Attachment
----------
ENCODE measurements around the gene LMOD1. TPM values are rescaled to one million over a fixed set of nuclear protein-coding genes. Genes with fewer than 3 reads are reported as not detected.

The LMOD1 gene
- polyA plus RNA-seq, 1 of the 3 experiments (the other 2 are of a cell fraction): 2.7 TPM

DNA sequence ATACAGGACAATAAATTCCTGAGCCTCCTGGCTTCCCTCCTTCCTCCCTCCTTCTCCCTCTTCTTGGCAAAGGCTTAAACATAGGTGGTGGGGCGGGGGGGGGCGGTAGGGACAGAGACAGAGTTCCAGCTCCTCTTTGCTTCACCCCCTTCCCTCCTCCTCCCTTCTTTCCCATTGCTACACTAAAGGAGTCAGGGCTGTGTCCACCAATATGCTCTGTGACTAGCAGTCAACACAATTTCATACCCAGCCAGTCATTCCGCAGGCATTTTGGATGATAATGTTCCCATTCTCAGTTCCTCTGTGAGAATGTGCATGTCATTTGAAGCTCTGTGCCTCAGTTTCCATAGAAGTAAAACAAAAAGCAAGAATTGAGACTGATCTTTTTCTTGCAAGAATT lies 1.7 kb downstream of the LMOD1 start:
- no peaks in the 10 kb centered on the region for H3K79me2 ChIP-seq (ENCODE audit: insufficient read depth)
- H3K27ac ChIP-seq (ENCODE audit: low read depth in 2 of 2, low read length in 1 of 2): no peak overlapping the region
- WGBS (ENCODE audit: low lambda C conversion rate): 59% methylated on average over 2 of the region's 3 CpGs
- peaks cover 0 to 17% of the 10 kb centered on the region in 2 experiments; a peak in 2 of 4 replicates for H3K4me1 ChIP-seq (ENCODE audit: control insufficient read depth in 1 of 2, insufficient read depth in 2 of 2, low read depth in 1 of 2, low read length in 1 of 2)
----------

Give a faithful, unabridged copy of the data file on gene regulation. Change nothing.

ENCODE measurements around the gene LMOD1. TPM values are rescaled to one million over a fixed set of nuclear protein-coding genes. Genes with fewer than 3 reads are reported as not detected.

The LMOD1 gene
- polyA plus RNA-seq, 1 of the 3 experiments (the other 2 are of a cell fraction): 2.7 TPM

DNA sequence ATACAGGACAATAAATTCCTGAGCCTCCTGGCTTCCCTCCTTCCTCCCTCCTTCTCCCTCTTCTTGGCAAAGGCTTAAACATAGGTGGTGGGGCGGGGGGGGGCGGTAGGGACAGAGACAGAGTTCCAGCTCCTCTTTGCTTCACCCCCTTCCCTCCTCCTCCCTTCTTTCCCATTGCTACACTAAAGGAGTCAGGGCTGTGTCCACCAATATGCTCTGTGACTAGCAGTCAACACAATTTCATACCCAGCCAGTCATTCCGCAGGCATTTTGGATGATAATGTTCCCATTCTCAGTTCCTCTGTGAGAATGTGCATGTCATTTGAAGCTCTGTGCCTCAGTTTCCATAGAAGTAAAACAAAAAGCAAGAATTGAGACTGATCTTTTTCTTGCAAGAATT lies 1.7 kb downstream of the LMOD1 start:
- no peaks in the 10 kb centered on the region for H3K79me2 ChIP-seq (ENCODE audit: insufficient read depth)
- H3K27ac ChIP-seq (ENCODE audit: low read depth in 2 of 2, low read length in 1 of 2): no peak overlapping the region
- WGBS (ENCODE audit: low lambda C conversion rate): 59% methylated on average over 2 of the region's 3 CpGs
- peaks cover 0 to 17% of the 10 kb centered on the region in 2 experiments; a peak in 2 of 4 replicates for H3K4me1 ChIP-seq (ENCODE audit: control insufficient read depth in 1 of 2, insufficient read depth in 2 of 2, low read depth in 1 of 2, low read length in 1 of 2)